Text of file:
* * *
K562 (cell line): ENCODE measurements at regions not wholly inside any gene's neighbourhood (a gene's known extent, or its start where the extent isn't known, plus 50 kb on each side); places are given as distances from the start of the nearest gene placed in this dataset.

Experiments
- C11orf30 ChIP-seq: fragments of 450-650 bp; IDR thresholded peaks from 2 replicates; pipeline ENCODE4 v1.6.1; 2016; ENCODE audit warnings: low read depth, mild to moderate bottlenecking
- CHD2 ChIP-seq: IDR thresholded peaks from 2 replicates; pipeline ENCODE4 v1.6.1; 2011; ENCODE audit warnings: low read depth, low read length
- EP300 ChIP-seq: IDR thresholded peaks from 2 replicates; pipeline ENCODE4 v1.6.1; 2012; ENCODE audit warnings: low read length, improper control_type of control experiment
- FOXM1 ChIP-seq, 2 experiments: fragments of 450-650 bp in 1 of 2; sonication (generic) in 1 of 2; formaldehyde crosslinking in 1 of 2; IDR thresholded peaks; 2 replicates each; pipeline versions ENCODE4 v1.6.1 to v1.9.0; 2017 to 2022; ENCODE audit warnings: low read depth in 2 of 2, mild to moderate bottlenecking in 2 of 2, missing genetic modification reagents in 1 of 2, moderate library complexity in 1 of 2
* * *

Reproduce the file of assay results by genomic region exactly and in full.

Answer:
K562 (cell line): ENCODE measurements at regions not wholly inside any gene's neighbourhood (a gene's known extent, or its start where the extent isn't known, plus 50 kb on each side); places are given as distances from the start of the nearest gene placed in this dataset.

Experiments
- C11orf30 ChIP-seq: fragments of 450-650 bp; IDR thresholded peaks from 2 replicates; pipeline ENCODE4 v1.6.1; 2016; ENCODE audit warnings: low read depth, mild to moderate bottlenecking
- CHD2 ChIP-seq: IDR thresholded peaks from 2 replicates; pipeline ENCODE4 v1.6.1; 2011; ENCODE audit warnings: low read depth, low read length
- EP300 ChIP-seq: IDR thresholded peaks from 2 replicates; pipeline ENCODE4 v1.6.1; 2012; ENCODE audit warnings: low read length, improper control_type of control experiment
- FOXM1 ChIP-seq, 2 experiments: fragments of 450-650 bp in 1 of 2; sonication (generic) in 1 of 2; formaldehyde crosslinking in 1 of 2; IDR thresholded peaks; 2 replicates each; pipeline versions ENCODE4 v1.6.1 to v1.9.0; 2017 to 2022; ENCODE audit warnings: low read depth in 2 of 2, mild to moderate bottlenecking in 2 of 2, missing genetic modification reagents in 1 of 2, moderate library complexity in 1 of 2